'I don't want to lose who I am': How a brain tumour messes with your head
At 41, Gaetan Benoit is learning about life with a 2 to 5 year deadline
Contributed by Gaetan Benoit
"Y'a quelque chose qui va pas, Katrine."
First, a tingling in my left arm. Like a small tremor, my world shakes a little.
But I'm from the Prairies, these aren't the signs of an earthquake. And I don't have epilepsy.
Then things go sideways, and conversations of morning coffee turn to full on convulsions.
I guess I'm not having that americano.
They used to call it a "grand mal" seizure, but apparently the name was too vague or too French. They've found a term that rolls better off the tongue: a generalized tonic-clonic seizure. Scientists don't always make the best linguists.
I'm gonna stick with grand mal. The great evil. Not because it was particularly painful, but because it just seems to capture the gravity of the moment. The hinge on which my life has spun.
Now, there is a before and an after.
The after begins in the emergency room. Scans, blood work, and doctors who bring out the drill. Let's bore a hole into this guy's skull so we can get a better look at what's going on up there.
"Are you guys sure about this?"
As the drill bit spins, so does the mind, and the heart. And this is when they start introducing you to the terminology for the new semester.
Lesions, glial neoplasm, frontoparietal, astrocytoma…
"Pardon? Can you give me the Coles Notes on this one, doc?"
"You have a malignant inoperable tumour in your brain."
"2 to 5 years."
(It sounds like an inverted prison sentence. Given the choice, I'd probably take the time with the possibility of parole.)
"But… Can I still have a beer every once in a while? How about a smoke? What about psychedelics? Can my girlfriend and I still be intimate?"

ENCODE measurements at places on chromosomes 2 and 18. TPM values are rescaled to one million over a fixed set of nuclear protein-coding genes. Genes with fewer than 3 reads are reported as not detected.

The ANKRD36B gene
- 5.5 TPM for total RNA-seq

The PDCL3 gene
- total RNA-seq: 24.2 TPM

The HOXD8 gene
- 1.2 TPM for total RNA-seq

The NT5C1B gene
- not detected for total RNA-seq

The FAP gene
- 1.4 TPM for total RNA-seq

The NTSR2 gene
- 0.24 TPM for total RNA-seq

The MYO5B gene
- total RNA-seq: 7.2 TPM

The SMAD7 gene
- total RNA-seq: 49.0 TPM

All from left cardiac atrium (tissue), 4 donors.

Maybe? Ok, I can take 2 to 5.
Spreading the word
Then the news must be shared, and the story must be told. First, in heartbreaking video chats from hospital beds and sidewalks with my closest and most beloved: girlfriend, parents, brothers and sister, and their partners. The wound is fresh and the emotions are overwhelming. Then it's a series of phone calls to relatives and friends and messages to ever-expanding circles of loved ones.
But with every telling, the story loses its poignancy. A pre-taped message begins to emerge. I start using words like "deepened" and "distilled" to talk about love and life, for effect. My story becomes a performance, a sort of monologue.
I suppose it helps to forget about that 2 to 5 year sentence.
The scientists may not be the best at naming seizures, but they've gotten pretty good at treating their patients. I'll take that trade-off. So it's radiation and chemo for me.
But wait: there are alternative suggestions coming in from the well-intentioned and (sometimes) ill-informed.
"Elderberries," says my girlfriend's pedicurist.
"Hawaiian spirulina," offers a friend on Facebook.
"Have you tried Keto?"
"How about CBD, my friend?"
Duly noted. But I think I'll still head in for my daily spin in the medical microwave. Thankfully, the side effects are negligible. For me, hair loss. For Katrine, living with a more irritable and impatient partner. I'm blaming the cancer for that.
Oh yes, I almost forgot, there's a 5 per cent chance of serious cognitive or physical impairment from the radiation.
I don't want to change. I don't want to lose who I am.
I'll take 2 to 5 but just please, let me be me, all the way.
Leave me my morning coffee with Katrine, my summer weekends with my family, my canoe trips, my outdoor shinny games, and my late-night sing-a-longs.
Please, can I keep those?
You know what? I think I'll have that americano after all.